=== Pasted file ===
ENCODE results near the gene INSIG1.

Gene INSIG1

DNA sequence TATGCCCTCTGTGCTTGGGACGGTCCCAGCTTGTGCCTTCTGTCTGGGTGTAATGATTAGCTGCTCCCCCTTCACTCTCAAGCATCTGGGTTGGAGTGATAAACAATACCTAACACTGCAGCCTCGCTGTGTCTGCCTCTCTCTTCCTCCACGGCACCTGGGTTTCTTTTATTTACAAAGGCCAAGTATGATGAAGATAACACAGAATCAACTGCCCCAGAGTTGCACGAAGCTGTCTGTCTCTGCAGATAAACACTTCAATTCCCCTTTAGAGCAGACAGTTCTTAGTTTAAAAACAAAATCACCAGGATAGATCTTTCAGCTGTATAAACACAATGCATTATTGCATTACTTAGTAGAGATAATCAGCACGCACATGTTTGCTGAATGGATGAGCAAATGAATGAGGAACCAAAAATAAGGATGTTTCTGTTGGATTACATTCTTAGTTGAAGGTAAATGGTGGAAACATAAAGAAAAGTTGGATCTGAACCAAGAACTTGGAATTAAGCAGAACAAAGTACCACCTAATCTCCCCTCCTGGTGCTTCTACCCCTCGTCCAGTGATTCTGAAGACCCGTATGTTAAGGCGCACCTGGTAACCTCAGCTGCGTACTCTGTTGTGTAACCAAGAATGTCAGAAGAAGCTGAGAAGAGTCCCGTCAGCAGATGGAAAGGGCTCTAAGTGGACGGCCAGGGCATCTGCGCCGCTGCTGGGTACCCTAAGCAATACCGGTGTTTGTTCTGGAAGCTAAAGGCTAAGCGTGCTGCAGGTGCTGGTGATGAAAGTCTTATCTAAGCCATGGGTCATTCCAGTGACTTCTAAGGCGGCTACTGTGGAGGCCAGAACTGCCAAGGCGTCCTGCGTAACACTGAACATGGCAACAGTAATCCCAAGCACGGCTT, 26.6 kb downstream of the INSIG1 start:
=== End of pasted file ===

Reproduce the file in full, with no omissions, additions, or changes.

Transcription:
ENCODE results near the gene INSIG1.

Gene INSIG1

DNA sequence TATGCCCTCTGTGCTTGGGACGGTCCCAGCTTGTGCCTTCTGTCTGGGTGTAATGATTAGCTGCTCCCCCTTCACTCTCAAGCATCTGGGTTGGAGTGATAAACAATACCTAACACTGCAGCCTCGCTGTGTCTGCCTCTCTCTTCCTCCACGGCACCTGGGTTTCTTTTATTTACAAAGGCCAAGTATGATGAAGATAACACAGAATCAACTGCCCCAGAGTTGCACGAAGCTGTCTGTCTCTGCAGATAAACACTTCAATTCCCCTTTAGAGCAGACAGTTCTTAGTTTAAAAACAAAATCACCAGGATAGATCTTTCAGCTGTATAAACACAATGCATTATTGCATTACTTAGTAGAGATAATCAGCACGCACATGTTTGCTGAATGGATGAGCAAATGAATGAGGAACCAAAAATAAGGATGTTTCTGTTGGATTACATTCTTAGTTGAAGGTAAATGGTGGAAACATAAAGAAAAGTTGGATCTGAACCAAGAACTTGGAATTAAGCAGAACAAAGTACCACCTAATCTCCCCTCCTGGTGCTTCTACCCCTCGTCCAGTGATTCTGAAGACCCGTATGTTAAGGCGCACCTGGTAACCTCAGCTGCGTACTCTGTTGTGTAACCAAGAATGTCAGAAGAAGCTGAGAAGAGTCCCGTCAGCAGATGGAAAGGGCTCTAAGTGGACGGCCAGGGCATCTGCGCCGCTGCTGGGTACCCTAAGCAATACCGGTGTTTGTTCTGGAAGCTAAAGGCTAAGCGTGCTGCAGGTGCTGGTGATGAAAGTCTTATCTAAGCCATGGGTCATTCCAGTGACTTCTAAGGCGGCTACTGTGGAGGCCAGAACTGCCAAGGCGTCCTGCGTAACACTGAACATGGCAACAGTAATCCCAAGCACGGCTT, 26.6 kb downstream of the INSIG1 start: